Skip to main content


Showing posts from December, 2007

Reading report for November 2007

As may be seen from the list I have been on a Ngaio Marsh reading binge, making her the author of half the books I read in November. It looks like I am not going to finish the 52 mystery authors challenge before the end of the year as I had planned. In fact, I will probably not be reading much until February, as I have just received a big translation job equivalent in length to a short novel (but not nearly as much fun to translate) that will take up most of the time I have allotted to daily reading. (As of December, I have only finished three books, two of which were quickie rereads. If I was reading at my normal pace, I would have finished 7 or 8 books by now). I have been trying to work up some momentum before I tackle Terry Pratchett’s latest offering, Making Money , by rereading Night Watch to get me in the mood, and I will probably read the previous Moist von Lipwig book, Going Postal , before I start on the new book. Pratchett is one of my favourite authors, but in the last fou

A sad blow to a family, and to lovers of fantasy literature

Today I learned that Terry Pratchett, one of my favourite authors, has been diagnosed with early onset Alzheimer’s. Having two relatives suffering from this disease, I know first had what it can do to a person, and I would just like to say: “I’m sorry to hear this, Terry, not just because you are a great writer, but because no-one should have to suffer through such a horrible experience.” Terry’s message announcing the news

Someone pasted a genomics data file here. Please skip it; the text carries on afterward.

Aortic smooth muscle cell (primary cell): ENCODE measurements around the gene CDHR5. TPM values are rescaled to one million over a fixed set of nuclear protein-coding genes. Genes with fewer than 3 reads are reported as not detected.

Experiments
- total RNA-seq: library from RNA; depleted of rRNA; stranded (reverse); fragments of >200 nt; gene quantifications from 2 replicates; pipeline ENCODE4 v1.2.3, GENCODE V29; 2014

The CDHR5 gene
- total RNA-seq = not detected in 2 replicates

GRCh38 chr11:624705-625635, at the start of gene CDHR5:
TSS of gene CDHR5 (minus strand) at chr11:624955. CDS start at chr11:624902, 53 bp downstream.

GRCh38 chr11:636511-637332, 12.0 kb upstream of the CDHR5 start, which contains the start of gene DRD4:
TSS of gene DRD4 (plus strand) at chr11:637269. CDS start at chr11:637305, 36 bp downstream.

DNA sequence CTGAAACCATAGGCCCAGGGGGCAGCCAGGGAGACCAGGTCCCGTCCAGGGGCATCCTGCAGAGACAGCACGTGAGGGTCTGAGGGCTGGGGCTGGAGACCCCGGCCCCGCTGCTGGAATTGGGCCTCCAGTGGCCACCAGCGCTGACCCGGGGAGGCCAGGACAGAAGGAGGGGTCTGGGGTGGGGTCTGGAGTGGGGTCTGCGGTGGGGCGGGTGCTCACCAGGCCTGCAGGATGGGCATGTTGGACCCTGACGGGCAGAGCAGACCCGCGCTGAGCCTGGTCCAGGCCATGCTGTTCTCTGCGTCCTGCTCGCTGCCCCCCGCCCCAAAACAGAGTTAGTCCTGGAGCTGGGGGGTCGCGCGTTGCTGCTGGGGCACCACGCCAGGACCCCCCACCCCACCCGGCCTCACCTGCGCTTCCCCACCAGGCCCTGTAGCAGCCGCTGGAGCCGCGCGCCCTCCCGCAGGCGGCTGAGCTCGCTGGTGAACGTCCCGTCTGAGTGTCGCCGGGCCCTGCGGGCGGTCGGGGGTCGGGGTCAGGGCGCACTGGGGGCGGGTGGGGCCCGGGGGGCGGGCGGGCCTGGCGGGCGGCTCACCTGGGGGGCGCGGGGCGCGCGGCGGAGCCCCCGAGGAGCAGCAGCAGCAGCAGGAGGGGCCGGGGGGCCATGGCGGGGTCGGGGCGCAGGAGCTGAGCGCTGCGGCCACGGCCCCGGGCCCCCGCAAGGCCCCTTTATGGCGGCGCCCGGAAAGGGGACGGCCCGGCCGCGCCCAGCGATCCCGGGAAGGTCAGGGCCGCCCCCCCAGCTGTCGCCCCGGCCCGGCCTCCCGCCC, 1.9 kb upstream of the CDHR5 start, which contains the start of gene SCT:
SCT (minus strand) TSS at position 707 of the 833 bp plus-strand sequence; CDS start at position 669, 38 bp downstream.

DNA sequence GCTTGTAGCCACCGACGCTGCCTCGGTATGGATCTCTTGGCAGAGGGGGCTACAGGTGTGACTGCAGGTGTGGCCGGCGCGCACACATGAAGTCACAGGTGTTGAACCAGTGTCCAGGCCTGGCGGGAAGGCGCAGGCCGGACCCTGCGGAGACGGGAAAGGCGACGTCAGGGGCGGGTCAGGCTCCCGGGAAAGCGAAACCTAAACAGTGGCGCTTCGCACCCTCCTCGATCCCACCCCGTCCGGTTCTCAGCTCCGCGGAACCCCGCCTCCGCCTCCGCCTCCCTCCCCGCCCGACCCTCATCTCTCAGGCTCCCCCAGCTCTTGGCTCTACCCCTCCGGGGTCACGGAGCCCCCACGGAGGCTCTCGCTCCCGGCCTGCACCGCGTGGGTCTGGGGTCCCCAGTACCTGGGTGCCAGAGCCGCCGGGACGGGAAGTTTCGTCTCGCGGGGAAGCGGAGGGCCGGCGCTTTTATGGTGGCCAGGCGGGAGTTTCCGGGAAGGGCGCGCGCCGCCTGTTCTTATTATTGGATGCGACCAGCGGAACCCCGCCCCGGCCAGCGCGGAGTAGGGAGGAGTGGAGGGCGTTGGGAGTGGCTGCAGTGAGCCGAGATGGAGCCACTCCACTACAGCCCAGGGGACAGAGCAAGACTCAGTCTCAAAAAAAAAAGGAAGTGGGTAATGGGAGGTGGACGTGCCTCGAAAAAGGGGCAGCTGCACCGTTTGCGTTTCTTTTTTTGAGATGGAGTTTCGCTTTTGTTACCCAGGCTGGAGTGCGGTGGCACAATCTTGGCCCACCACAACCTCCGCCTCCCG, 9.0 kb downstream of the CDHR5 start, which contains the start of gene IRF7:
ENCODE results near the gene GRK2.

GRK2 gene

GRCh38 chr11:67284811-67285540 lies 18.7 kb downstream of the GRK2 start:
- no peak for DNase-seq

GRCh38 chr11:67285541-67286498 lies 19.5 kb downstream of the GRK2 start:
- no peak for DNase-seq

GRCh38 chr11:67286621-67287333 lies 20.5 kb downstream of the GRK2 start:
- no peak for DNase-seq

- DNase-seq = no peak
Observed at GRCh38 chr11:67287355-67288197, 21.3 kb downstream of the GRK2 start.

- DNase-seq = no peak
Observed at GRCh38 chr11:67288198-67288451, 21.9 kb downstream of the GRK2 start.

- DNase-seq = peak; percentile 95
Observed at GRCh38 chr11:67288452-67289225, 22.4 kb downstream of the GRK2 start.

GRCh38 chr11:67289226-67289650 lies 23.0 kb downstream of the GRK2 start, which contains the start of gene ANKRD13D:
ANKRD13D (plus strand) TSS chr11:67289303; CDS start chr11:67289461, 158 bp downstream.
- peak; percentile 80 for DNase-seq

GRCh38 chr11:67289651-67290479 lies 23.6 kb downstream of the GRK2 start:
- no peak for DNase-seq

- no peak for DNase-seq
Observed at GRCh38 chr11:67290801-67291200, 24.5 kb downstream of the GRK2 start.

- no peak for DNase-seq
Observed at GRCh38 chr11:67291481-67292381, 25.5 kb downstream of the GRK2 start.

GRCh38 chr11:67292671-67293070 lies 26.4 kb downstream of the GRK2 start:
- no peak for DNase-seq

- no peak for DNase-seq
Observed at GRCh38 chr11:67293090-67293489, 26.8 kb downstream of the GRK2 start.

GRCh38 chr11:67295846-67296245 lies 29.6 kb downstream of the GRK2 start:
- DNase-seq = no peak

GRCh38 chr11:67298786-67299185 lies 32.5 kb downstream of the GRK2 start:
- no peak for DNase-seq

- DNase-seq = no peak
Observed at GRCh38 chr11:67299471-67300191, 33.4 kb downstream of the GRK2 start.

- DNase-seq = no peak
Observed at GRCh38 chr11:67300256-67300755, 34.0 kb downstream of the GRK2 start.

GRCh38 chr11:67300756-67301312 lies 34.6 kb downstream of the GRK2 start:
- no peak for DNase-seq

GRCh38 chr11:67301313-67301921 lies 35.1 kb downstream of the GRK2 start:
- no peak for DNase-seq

All I want for Christmas... a bunch of books. Or, putting it another way: My book wishlist for Christmas: I feel the need to write something and I don’t have a book to review at hand, so I’m doing this list instead. I have left off the list the several cookbooks and foodie books I want, because I want to write about them over on Matarást, my other food blog (you’ll find a link on my profile page if you’re curious). The reading report for November is in the making. Not all of the books are new and the list is in no particular order of preference. Here goes: Jennifer Crusie & Bob Mayer: Agnes and the Hitman . I really liked the previous book by the Crusie/Mayer team and I expect I will like this one as well. The pairing of a romance with a thriller is not a new idea, but so often romance writers are not good at thrillers and thriller writers not good at romance, so having a romance writer and a thriller writer working together on a book makes sense, especially when they manage it as seamlessly as Crusie

Bibliophile reviews Kingdoms of Experience: Everest, the unclimbed ridge by Andrew Greig

Year published: 1986 Genre: Non-fiction: mountain-climbing, Mt. Everest Setting & time: Mt. Everest, Tibet, 1985. The Story: In 1984 Greig, then relatively inexperienced as a mountain climber, had joined an expedition to the Himalayas as a writer and member of the support crew. At the end of the expedition, the leader, Mal Duff, heard about an available climbing permit for Mt. Everest from the Tibetian side, and decided to put together an expedition to try to climb the then unclimbed north-east ridge of Mount Everest. Greig joined the expedition and the book tells the story, not just about the climb itself, but also the planning, putting together the team, financing and getting to Tibet. Review: This book, while probably of most interest to mountain climbers and those interested in climbing, can give non-climbers an insight into the immense amount of work that goes into an expedition like this one, the strain of high-altitude climbing and the dangers of it (not just falls and fr